As an aspiring phlebotomist, it is critical to attend an approved phlebotomy school in California. When receiving medical training, any instruction should be advised by the state’s department of public health. In California, all phlebotomy schools must be approved by the California Department of Public Health (CDPH) and the California Bureau for Private Postsecondary Education (BPPE).
The purpose of the California Department of Public Health (CDPH) is to protect and enhance the health of Californians. Public health is the field that addresses potential health hazards and ways to improve population health, particularly in vulnerable communities. The CDPH, as well as other state public health departments, focus on research, disease prevention, community outreach and education, disaster response, health promotion, and behavior change.
The CDPH’s primary responsibility is to analyze and improve the health and well-being of Californians. The main objective of the public health field is to seek new opportunities to advance community health, whether it be conducting research or overseeing COVID-19 regulations and testing. The CDPH also implements local and statewide programs and educational outreach campaigns to improve community health. For instance, two of the CDPH’s most successful programs are providing low-income families and individuals’ nutritional support and educating the general population about the dangers of smoking or viral diseases.
There are administrative responsibilities to the CDPH as well. For instance, they hold every Californian’s birth, marriage, and death certificates on file. The CDPH also plays a significant role in approving medical institutions, such as hospitals and urgent care centers, and medical schools, such as phlebotomy programs.
The California Bureau for Private Postsecondary Education (BPPE) oversees the quality of California’s postsecondary institutions. Like the Better Business Bureau, the BPPE regulates the institutions that Californians occupy. Instead of focusing on consumer trust in the marketplace, the BPPE focuses on student trust in private education by standardizing education quality in private post-secondary education facilities.
In the late 1980s, the regulation of postsecondary education was over sought by the California State Department of Education. Within the Department of Education, a Council was formed to assess the credibility of private education. Simultaneously, the Maxine Waters School Reform and Student Protection Act was adopted in 1989 to protect students. In January 2007, private postsecondary education was no longer regulated in California. In 2009, the California Private Postsecondary Education Act was enacted, creating the BPPE.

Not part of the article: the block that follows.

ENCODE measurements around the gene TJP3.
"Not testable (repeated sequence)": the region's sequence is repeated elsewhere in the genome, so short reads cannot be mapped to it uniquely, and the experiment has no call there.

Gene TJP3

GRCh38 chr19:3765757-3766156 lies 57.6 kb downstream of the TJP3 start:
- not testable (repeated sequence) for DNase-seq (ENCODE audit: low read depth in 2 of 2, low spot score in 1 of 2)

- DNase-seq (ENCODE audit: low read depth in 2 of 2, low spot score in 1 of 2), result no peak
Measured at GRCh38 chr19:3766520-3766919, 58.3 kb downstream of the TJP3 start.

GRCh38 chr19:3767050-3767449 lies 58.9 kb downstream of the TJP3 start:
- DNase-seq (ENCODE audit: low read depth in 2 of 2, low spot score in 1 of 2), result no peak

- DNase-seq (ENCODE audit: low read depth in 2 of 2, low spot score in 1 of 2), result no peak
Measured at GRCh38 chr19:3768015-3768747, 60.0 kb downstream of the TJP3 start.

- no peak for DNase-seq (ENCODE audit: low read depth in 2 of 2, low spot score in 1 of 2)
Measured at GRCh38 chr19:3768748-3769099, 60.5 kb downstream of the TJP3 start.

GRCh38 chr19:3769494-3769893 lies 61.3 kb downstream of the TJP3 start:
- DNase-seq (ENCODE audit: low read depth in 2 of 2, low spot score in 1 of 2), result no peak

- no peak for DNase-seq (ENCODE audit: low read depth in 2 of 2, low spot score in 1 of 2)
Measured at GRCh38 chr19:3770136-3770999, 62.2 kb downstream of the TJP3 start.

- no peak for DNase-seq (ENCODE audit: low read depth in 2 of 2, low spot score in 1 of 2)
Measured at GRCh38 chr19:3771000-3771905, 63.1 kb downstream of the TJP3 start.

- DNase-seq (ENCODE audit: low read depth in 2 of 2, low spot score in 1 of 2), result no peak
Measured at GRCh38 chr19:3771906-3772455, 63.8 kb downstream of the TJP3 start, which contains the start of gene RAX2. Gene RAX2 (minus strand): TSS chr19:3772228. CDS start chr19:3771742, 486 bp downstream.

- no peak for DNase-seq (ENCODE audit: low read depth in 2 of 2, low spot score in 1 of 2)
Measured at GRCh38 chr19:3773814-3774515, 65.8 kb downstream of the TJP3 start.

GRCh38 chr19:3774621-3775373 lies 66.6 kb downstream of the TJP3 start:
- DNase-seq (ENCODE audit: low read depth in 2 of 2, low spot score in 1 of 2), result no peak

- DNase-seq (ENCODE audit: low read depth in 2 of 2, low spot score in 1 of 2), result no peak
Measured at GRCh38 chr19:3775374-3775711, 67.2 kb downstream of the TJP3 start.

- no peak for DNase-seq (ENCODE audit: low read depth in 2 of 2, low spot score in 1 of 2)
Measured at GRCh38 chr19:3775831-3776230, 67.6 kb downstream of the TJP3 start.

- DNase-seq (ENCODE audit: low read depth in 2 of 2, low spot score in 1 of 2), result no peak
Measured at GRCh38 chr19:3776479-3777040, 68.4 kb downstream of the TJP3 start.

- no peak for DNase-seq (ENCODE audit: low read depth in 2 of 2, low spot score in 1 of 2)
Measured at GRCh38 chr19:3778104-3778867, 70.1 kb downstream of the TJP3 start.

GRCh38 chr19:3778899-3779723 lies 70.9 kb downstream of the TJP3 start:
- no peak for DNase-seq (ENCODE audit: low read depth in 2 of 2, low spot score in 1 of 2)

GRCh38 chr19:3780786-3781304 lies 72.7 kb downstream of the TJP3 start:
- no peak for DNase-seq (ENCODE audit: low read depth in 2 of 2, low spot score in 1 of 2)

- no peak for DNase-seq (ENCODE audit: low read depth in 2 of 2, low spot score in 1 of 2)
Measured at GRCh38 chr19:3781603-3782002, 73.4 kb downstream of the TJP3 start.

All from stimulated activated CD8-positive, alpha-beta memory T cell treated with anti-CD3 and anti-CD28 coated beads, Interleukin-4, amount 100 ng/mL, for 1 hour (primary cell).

Since 2009, the BPPE has been driven to protect students from fraud, poor quality education, and loss of financial aid by regulating private postsecondary schools’ accreditation.
Accreditation is a certification stating that a school meets the minimum standards for a phlebotomy education. Within California, the CDPH and BPPE provide these accreditations to phlebotomy schools. All officially accredited CDPH phlebotomy schools are listed on their approved phlebotomy school list. All approved BPPE institutions are required to post their updated BPPE Annual Report on their website for prospective and current students. If you come across phlebotomy schools that do not fulfill these criteria during your school search, they are likely non-accredited. Avoid applying to such schools.
Choosing an approved phlebotomy school in California ensures that students receive the quality education they are paying for. Institutions that are authorized to operate by the CDPH and BPPE’s guidelines offer:
- CDPH-approved course content
- Student support
- Academic support
- Graduation preparation
- Knowledgeable faculty
Completing your education at an accredited phlebotomy school shows the rigorous content you faced to receive your degree. If you attend a not accredited school, future employers will not have a basis of your knowledge level and often disregard the certificate or degree. Furthermore, students do not receive state or federal financial aid packages because of the school’s lack of state approval to operate.
PhlebotomyU is approved to operate by the CDPH and BPPE. Per BPPE requirements, we have our annual reports posted on the PhlebotomyU home page.
The PhlebotomyU CPT1 course is composed of four components:
- 40 hours of basic and advanced didactic phlebotomy training
- 40-60 hours of hands-on classroom experience
- 40-120 hours of an externship with a local hospital or clinic
- Successful completion of the NCCT exam
To learn more about our accredited program, please contact PhlebotomyU.